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seizing the opportunities

7 September 2020

As HR teams in the higher education sector hopefully manage to take some time out over the summer for some well-earned rest after the impact of dealing with phenomenal change at break neck speed, they will also be gearing up for the new academic year, which is going to be so different from the years that have gone before. In thinking about what to cover in this article I was reminded of one of many memorable quotations from Winston Churchill:

“A pessimist sees the difficulty in every opportunity; an optimist sees the opportunity in every difficulty.”

So in this article I have stepped back from the day to day and suggest two areas where the current crisis could lead to lasting improvements for staff.

Advancing the careers of women in HE

This has been the subject of discussion and some action over many years but according to the 2020 Sex and Power Index published by The Fawcett Society in January 2020 the percentage of female Vice-Chancellors in UK universities is still only 30% (and only 1% are women of colour). If you also factor in the data from the WomenCount: Leadership in HE 2018 report published in 2019 there is even more cause for concern – only 37% of all executive team members are female and 31% of heads in the top tier of the academic structure are female. Given that the route through to senior positions in the academic structure is through gaining a professorial appointment and that women make up less than 25% of all professors, this confirms current thinking that the problem starts earlier in the pipeline.

The legal risks for institutions of not making progress could include adverse gender pay gap data, difficult grievances from disenchanted staff to be managed, whether institutions are discharging the public sector equality duty, discrimination claims and ultimately reputational damage with impact on attracting and retaining both talented staff and students.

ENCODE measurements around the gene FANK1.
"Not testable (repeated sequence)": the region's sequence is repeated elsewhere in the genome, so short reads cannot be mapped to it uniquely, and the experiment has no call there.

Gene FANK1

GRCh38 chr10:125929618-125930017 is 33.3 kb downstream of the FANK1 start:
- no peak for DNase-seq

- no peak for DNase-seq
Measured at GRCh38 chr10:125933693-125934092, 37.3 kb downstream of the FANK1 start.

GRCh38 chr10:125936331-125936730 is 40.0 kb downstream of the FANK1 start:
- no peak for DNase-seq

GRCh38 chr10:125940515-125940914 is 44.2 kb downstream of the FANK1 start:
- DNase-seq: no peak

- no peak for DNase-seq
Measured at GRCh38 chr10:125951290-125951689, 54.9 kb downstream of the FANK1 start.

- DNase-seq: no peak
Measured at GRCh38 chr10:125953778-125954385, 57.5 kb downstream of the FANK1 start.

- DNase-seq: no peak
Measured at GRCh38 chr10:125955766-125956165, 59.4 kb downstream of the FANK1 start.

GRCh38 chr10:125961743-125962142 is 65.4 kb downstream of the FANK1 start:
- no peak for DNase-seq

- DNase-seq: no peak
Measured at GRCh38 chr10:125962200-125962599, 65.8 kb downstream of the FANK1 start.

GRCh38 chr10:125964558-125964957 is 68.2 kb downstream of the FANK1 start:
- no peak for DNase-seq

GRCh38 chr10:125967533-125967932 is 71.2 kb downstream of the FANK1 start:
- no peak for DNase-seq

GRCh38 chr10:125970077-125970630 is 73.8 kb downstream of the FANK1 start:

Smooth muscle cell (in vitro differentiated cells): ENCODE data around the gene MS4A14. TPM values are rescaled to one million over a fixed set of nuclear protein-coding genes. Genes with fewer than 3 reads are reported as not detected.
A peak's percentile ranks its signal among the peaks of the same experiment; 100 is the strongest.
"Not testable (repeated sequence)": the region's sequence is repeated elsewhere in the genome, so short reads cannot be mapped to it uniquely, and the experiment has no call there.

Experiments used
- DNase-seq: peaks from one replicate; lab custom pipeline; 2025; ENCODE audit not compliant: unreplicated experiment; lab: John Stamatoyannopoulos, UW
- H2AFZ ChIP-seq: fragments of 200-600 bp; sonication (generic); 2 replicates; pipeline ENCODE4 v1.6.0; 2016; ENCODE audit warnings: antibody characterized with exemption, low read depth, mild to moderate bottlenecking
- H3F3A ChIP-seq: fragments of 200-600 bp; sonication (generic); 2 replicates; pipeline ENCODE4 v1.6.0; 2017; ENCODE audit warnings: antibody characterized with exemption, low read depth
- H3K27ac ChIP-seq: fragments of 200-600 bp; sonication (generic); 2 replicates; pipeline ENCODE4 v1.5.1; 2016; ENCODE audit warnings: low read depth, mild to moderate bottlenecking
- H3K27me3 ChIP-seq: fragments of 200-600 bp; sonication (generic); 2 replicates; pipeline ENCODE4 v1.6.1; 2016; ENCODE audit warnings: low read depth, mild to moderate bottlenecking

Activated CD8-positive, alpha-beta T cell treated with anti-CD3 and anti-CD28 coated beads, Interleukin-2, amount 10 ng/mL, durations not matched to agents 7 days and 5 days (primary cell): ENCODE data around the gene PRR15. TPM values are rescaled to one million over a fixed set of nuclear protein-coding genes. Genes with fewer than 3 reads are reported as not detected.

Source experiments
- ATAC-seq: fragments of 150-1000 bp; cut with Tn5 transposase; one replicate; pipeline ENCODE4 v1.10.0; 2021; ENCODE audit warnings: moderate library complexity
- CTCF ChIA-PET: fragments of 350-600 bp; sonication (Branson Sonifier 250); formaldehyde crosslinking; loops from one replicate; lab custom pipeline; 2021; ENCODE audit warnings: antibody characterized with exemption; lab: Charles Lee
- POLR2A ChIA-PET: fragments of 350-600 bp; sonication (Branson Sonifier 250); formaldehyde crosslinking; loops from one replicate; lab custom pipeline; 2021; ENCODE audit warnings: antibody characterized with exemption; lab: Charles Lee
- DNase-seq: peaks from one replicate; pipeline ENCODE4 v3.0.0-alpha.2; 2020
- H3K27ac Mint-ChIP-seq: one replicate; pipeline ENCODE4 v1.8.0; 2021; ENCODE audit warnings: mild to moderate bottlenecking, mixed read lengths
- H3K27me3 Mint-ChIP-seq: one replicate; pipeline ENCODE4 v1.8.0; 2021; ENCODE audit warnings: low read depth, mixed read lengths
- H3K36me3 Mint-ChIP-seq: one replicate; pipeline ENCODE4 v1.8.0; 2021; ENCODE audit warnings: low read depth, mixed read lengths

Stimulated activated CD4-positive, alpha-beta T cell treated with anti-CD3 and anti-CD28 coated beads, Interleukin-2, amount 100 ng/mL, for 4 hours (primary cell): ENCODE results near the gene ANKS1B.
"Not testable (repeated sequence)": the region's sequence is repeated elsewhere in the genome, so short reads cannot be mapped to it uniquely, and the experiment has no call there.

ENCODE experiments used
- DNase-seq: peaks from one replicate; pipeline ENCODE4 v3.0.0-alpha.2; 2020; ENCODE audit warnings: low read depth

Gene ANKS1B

In order to understand more about the barriers preventing women’s progression in the workplace generally, and how best to support employers to remove these barriers, back in 2018 the Government Equalities Office (GEO) commissioned the Global Institute for Women’s Leadership at King’s College London to undertake a rapid evidence assessment on this topic. In October 2019 the GEO published the outputs in a report titled ‘Women’s Progression in the Workplace’.

Some of the findings are very relevant to the higher education context in the current pandemic. They include identification of the following barriers to progression:

  • The conflict between external responsibilities and current models of working.
  • Alternative ways of working (including part-time work) do not currently offer parity.

The COVID-19 pandemic has turned the previous normal on its head and the higher education sector has brilliantly implemented changed working arrangements that in theory should be a great springboard to help progress in this area. So, for example, one of the aspects that was widely considered to hold back the careers of women in higher education was the difficulties of those with caring responsibilities being able to get away to network, be seen at and present at academic conferences so the move to virtual conferences and virtual networking should be a force for good in levelling up opportunity in this area. Equally, more ability to work flexibly and a working from home policy that works for individuals and the institution with the stigma of working from home now hopefully removed once and for all should positively contribute to more opportunities for women with caring responsibilities. However, Digital Science’s gathering of data for Times Higher Education shows that whereas the proportion of submissions from women had been creeping up over the past five years to just over a third, they plummeted to just over a quarter in May 2020. Whilst there may be a number of reasons for this, commentators suggest that the greater caring responsibilities of women is an important factor. If this is correct, and if we can expect to see further lockdowns (albeit localised), then it will be important for Higher Education Institutions to be able to demonstrate that they have considered this, identified a robust methodology for ascertaining individual circumstances and put in place reasonable mitigations to limit any disadvantage to female academics due to these reasons.

Increasing opportunities for disabled staff